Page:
By Omodele Adigun
JUST at the weekend, the Bankers’ Committee and the Central Bank of Nigeria (CBN) bowed to the plea of some state governors to cut the interest rate charged on the CBN’s intervention fund to 5 per cent.
Addressing the media on Sunday, the CBN Governor, Godwin Emefiele, said it was meant primarily for small businesses. “What we agreed was that out of the fund, at least 50 per cent would be set aside for direct SME disbursement,” he added.
At the 9th Bankers’ Committee retreat at the weekend, we looked at all the things that happened in the year and took an evaluation about how we have performed and what we have done to really improve not only the banking system, but also our economy. This year’s theme for the retreat is improving financial access, enabling job creation and driving inclusive growth. The theme was deliberately chosen because we felt that, yes, the country just pulled out of recession, that everybody in the room that participated in the retreat constitutes a group that can practically give anybody who needs finance in Nigeria that. Accessing finance naturally means to create jobs for people. And once jobs are created and productivity is improved, naturally what that will lead to is inclusive growth for Nigeria. We took a very deep evaluation of our role.
We started to ask ourselves, what can the banks, the CBN and the Development Finance Institutions (DFIs) that were present do to create more jobs or to create more access to everybody, particularly the smes, and what we call small manufacturers. Realising that 95 per cent of businesses in Nigeria are smes, and that if we want to really see growth to be stimulated and accelerated, we cannot ignore those smes and small manufacturers. We also said how can this financial access lead to improved job creation?
Those who were with us, the special guests, were the Governor of Lagos State, Governor of Kebbi State, Governor of Jigawa State, as well as Minister of Agriculture and Rural Development. I want to seize this opportunity to thank all of them for coming to give us the government insight as to what the banks must do to improve access to finance and enable job creation so as to drive inclusive growth in Nigeria. We also had in attendance other than the banks, DFIs, and owners of companies in the SME sector in the small manufacturing sector who have had issues accessing finance and they gave us reason why finance has been difficult. We seized that as an opportunity to match the banks and these people, why they have not been able to access finance. So, indeed, it was a very good opportunity to brainstorm and begin to think about going forward to see that more people who need bank finance, get finance for their projects so that we can create jobs.
The first of the issues we looked at, you all recall this time last year, that we said we were going to create an Agric SMEs fund. And in April, we were able to put together about N26 billion. But as we speak, not one kobo of that fund has been disbursed. It was a shame, according to the views expressed, that for a year we have N26 billion sitting in the CBN whereas there are people who needed access to funding. We decided to reevaluate the conditions under which the facilities were to be made available. It was meant to be just equity but we found out that because of certain apathy on the part of people who have businesses and would have wanted to be part of it, most people shied away from the equity fund. So we decided to amend it. Before I talk about how we amended it, we decided that the Fund needed to be reviewed completely. It must be in a way that we must improve access for people who need the facility, that it must be done in a very speedy manner so that those who need it can get it in good time to run their businesses. Indeed, that this fund must be affordable, and if possible, best possible pricing, so that it can be seen as the contribution of the Bankers’ Committee towards national development.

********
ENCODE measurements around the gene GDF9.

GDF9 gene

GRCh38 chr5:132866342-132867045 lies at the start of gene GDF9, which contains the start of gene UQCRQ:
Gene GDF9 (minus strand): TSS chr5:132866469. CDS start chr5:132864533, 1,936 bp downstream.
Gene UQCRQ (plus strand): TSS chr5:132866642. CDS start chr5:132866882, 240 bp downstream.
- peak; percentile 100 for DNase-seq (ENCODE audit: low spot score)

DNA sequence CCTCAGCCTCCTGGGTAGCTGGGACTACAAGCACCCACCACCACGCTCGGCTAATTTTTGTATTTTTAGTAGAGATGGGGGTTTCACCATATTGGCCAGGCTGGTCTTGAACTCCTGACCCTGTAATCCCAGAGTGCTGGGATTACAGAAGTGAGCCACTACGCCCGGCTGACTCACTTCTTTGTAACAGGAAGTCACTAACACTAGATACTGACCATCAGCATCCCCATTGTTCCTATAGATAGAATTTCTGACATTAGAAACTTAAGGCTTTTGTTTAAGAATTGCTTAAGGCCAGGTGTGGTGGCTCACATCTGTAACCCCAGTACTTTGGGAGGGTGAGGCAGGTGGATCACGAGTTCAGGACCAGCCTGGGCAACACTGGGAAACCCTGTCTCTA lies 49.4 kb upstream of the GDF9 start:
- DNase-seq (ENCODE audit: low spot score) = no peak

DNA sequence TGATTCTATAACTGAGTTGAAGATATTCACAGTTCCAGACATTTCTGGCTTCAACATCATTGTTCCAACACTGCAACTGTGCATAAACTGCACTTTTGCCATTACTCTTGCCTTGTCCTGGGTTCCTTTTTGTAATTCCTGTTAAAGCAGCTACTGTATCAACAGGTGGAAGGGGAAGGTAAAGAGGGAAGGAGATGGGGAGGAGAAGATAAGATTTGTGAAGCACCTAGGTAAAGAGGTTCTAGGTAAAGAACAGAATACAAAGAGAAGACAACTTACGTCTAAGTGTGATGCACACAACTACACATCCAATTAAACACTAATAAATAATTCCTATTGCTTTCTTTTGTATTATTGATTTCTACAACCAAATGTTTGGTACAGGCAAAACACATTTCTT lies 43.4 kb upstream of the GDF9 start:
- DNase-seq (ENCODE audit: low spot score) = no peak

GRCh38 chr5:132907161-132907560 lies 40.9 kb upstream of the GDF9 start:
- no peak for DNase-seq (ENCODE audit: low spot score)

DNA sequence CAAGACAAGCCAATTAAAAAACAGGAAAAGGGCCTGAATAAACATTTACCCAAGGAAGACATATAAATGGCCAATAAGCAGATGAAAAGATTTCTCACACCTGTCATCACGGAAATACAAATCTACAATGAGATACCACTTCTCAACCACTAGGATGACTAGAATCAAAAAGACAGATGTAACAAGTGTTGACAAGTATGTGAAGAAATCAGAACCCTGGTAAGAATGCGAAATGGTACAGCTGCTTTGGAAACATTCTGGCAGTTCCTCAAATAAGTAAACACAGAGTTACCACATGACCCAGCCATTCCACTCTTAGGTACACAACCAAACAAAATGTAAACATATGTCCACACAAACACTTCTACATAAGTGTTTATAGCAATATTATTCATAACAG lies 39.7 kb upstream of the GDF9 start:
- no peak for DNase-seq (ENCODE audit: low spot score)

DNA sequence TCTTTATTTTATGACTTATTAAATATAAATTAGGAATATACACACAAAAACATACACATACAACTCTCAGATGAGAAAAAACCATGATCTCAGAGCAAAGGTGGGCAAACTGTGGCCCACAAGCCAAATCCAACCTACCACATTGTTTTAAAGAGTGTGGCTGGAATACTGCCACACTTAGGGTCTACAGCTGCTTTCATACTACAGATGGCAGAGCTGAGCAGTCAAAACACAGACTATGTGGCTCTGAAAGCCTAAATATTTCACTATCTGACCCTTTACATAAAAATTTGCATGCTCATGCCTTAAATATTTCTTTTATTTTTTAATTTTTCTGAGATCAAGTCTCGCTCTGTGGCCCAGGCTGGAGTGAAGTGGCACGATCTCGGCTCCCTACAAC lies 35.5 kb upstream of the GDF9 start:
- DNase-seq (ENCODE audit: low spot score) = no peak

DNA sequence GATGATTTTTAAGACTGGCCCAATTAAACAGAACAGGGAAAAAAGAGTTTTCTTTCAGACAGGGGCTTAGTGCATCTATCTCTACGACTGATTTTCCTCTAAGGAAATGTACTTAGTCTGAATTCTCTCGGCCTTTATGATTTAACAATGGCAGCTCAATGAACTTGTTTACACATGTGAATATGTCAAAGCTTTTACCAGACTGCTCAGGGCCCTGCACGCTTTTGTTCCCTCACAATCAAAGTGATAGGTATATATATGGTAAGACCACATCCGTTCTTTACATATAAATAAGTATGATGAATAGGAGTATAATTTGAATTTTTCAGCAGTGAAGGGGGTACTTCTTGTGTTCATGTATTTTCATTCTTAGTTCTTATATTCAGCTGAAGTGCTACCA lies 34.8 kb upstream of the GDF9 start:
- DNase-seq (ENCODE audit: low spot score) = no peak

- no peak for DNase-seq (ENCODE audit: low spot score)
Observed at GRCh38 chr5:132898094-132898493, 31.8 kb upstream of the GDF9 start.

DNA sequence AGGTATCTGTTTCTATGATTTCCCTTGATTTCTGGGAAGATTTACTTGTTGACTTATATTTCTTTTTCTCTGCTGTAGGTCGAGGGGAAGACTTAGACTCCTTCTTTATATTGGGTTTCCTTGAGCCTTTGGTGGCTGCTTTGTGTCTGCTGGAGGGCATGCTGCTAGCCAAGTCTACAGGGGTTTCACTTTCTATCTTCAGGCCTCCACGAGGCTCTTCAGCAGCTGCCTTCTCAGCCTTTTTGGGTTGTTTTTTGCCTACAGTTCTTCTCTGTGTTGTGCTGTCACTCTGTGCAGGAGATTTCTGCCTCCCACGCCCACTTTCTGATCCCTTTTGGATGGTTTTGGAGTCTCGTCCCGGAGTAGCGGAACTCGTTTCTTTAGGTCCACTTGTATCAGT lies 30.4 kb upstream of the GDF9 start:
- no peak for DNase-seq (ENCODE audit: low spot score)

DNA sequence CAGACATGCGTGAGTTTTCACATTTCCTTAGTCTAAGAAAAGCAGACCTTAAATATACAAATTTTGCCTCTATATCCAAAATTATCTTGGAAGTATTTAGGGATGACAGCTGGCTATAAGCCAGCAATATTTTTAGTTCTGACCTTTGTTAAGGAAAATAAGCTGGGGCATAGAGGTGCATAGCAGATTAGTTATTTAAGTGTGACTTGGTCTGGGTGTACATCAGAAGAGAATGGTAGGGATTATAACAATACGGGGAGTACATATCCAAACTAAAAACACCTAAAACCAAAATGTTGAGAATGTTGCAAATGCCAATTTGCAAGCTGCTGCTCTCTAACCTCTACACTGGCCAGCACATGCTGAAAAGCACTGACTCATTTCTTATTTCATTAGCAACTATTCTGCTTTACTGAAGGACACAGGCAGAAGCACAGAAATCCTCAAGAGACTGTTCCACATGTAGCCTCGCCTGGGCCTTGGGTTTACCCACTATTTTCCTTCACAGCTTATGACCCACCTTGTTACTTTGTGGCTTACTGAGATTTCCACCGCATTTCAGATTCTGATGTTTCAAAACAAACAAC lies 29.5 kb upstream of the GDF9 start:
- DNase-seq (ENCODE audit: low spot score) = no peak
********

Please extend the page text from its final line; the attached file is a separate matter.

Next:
We also looked at the issue of what would be the tenor. We said for SMEs and Agric businesses that want to access this fund, the tenor must be long enough, a minimum of seven years, providing for certain moratorium so that those who are going to access the fund can do so at low pricing and at a tenor that would give them ample time to be able to repay.
The Bankers’ Committee retreat also looked at the governance principles around the pricing and it was agreed that the fund must be development-oriented.
Also, that it must be a non-profit maximisation scheme, and that there must be a professional and transparent management process around it, to give everybody comfort, such that everybody will be happy to be contributing to this fund. And we would know it is our contribution to job creation and economic growth of the country.
We also agreed that under the governance principles, it must be seen to be sustainable and the fund must have a life. If possible, it must be in perpetuity. In which case every year, banks must contribute. That means the fund would continue to grow.
On the strategy to scale the fund, we looked at a couple of options. First, that it should no longer be equity fund and we agreed that we should tweak it so that it would be some form of preference share arrangement or like a debt structure, which makes it easy for those who want to access it. In terms of pricing, the Bankers’ Committee said it should not be more than five per cent for those who are going to have it. But it would be meant primarily for small businesses. What was agreed was that out of the fund, at least 50 per cent would be set aside for direct SME disbursement.